In addition, important records concern the Chartered Bank operations during the Second World War including a register of staff interned (CLC/B/207/CH08/01/004) and Secretary’s files of letters from internees in prisoner of war camps in 1942 (CLC/B/207/CH03/01/09/003-004). These provide a vivid picture of the conditions and issues faced by staff operating under Japanese occupation and the solutions they came up with to circumnavigate barriers in communications with head office. For further sources about family history and the lives of staff posted abroad, see From beginning to end: Chartered Bank’s staff welfare provision in its earliest days.

The Standard Bank of South Africa records include over 1000 letter books from the 1860s to 1970s; and First World War German claim case files held by the Agency and Inspection Departments which concerned the bank’s exiled Hamburg Agency (under CLC/B/207/ST03). There are over 3,500 photographs - evocative images of staff posed outside the branches in which they worked, customers, bank buildings and local life. These images provide a fascinating glimpse into what life may have been like for Bank staff abroad over 100 years ago.

Unusual items in the Standard Bank collection include the ‘Native Gold’ branch register, 1931-1963 (CLC/B/207/ST07/05/02/001). Originally kept at Hartley Branch, this volume records deposits of freshly mined gold made to the bank in Gatooma, Southern Rhodesia (now Kadoma, Zimbabwe) during the 1930s (‘native’ here means mined from the local area). The register features control measures in the register to ensure that no gold went missing between deposit and collection, and includes instructions to staff on how to buy and store gold. The region was enjoying a gold rush at the time, and checks and measures in this register, including double weighing of each nugget deposited, were designed to prevent fraud and theft. This ensured the Bank safeguarded its reputation and its customers’ wealth in a very profitable part of the world.

David Luck with Mr J S Davidson, depositing photographs

​Mr Davidson with David Luck, depositing photographs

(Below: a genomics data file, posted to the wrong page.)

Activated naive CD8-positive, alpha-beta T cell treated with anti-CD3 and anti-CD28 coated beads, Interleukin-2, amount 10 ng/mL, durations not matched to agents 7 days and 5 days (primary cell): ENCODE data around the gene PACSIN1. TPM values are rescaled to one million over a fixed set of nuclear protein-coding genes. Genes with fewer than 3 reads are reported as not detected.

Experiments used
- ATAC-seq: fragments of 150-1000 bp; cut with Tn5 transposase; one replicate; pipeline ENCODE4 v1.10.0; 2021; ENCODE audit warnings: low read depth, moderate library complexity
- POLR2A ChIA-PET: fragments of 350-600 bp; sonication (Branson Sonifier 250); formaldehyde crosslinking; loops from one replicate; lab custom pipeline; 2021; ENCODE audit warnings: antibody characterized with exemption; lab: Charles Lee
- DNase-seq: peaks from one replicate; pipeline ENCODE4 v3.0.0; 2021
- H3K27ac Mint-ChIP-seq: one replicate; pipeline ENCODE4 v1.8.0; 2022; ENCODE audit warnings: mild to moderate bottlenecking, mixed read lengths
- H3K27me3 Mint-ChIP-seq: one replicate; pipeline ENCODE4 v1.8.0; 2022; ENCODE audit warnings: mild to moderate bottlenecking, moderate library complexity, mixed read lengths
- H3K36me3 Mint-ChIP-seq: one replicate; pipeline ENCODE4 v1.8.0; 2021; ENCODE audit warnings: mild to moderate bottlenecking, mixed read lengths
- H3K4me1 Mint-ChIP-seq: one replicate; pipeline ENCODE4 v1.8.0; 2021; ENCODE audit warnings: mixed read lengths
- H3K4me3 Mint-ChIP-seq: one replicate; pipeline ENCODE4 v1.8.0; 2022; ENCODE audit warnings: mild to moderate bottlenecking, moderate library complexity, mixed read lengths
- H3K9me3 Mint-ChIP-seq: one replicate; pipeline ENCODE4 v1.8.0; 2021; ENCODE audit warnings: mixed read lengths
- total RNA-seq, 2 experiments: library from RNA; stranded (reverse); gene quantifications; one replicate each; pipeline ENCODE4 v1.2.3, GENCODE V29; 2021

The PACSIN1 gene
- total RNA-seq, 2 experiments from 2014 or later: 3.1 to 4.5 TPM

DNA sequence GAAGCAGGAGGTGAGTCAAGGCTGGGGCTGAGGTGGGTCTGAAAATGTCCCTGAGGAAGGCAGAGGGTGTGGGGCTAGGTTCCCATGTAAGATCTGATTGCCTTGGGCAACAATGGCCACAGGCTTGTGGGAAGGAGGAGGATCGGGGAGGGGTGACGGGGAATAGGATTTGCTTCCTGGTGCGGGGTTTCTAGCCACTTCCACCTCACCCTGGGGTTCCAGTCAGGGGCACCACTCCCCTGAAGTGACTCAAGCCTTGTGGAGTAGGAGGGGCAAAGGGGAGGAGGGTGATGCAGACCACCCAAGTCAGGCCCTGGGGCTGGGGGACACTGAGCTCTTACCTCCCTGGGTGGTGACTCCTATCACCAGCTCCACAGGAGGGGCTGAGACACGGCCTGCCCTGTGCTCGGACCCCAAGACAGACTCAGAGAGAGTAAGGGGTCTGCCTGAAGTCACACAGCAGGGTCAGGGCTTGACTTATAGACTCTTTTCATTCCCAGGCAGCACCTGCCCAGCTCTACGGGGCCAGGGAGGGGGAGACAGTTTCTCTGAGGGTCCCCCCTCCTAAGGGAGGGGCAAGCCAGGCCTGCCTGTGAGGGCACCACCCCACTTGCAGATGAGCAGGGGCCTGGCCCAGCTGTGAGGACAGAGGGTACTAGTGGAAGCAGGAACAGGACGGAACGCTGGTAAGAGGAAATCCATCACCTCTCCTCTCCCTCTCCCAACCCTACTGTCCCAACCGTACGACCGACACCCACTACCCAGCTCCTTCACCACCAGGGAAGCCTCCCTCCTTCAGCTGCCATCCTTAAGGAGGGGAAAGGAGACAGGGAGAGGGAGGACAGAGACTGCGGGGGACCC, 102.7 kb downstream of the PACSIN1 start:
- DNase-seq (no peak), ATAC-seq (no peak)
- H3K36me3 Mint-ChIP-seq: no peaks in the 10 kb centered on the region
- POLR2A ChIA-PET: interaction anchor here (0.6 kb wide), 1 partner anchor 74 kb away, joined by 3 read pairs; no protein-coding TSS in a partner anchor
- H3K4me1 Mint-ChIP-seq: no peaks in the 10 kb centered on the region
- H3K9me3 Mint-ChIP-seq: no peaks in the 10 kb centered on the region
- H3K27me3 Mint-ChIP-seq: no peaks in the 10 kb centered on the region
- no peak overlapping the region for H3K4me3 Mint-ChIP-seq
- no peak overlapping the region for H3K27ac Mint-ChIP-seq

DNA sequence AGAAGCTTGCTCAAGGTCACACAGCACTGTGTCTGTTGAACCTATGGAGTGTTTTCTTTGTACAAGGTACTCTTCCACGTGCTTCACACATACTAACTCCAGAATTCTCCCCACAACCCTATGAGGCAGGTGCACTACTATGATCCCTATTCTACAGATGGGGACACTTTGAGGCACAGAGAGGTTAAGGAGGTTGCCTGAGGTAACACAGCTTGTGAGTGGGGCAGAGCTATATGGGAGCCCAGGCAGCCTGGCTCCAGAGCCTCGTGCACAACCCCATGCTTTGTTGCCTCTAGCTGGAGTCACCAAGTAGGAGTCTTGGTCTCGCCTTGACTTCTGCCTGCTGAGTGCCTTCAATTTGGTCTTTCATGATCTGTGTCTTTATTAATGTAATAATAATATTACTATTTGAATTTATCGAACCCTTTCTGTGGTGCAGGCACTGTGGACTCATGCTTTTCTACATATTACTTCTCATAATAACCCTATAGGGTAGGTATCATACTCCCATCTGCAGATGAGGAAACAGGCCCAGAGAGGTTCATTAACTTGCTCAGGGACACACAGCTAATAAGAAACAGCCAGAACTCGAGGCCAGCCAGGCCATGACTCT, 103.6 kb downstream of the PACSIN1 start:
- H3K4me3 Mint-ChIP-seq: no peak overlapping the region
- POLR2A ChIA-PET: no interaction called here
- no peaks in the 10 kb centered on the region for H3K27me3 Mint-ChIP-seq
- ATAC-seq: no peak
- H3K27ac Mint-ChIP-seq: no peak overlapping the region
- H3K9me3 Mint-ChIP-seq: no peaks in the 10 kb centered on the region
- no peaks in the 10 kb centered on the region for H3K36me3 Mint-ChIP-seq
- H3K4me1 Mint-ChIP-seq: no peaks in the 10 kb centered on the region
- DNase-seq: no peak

​A further notable highlight are the records of Wallace Brothers and Company (Holdings) Limited, East India merchants, and E D Sassoon Banking Company Limited. The records of Wallace Brothers, founded 1862, trace its activities as agents, developing markets in the United Kingdom and Europe, and organising finance for importing cargoes from the Far East around the world. Wallace Brothers controlled the operations of subsidiary companies such as the Bombay Burmah Trading Corporation Limited. For more information see Elephants, East African plantations and Rangoon forests.

A new publication

During cataloguing, LMA facilitated access to the records for author Duncan Campbell-Smith, to enable him to research a new history of the bank. Due for publication in coming years, the book will trace the evolution of both the Chartered and Standard Banks from their origins, and will chronicle the story of the combined Standard Chartered Bank since the 1970s. An experienced journalist and author, Duncan Campbell-Smith has a strong interest in business and economic history, having worked as an editor and journalist for The Economist and Financial Times respectively. His most recent book was Masters of the Post: the authorised history of the Post Office (2011). Please see the website for a full biography of Duncan Campbell-Smith and details of his publications.

Access

Descriptions of all the records are now available on LMA’s online catalogue under reference code CLC/B/207. 48 hour notice is required before records can be produced. There is a 45 year closure in place on all records of Standard Chartered Bank, although access to records containing details on individual bank staff and customers are restricted further under Data Protection. Bank notes and cheques are accessible only by special advance notice and the agreement of LMA. Photographs are available at LMA without prior notice to researchers registered with a valid History Card.

The collection is owned by the Bank, with the exception of the records of Wallace Brothers, E D Sassoon and related companies which have been donated to the City of London.

LMA would like to thank Standard Chartered Bank for funding this important cataloguing project and working closely with LMA to reach a successful outcome. For further information about the Bank’s archives, please visit LMA’s online catalogue or email ask.lma@cityoflondon.gov.uk.  For further information about Standard Chartered Bank please visit their website.

Published:
22 April 2014
Last Modified:
28 February 2019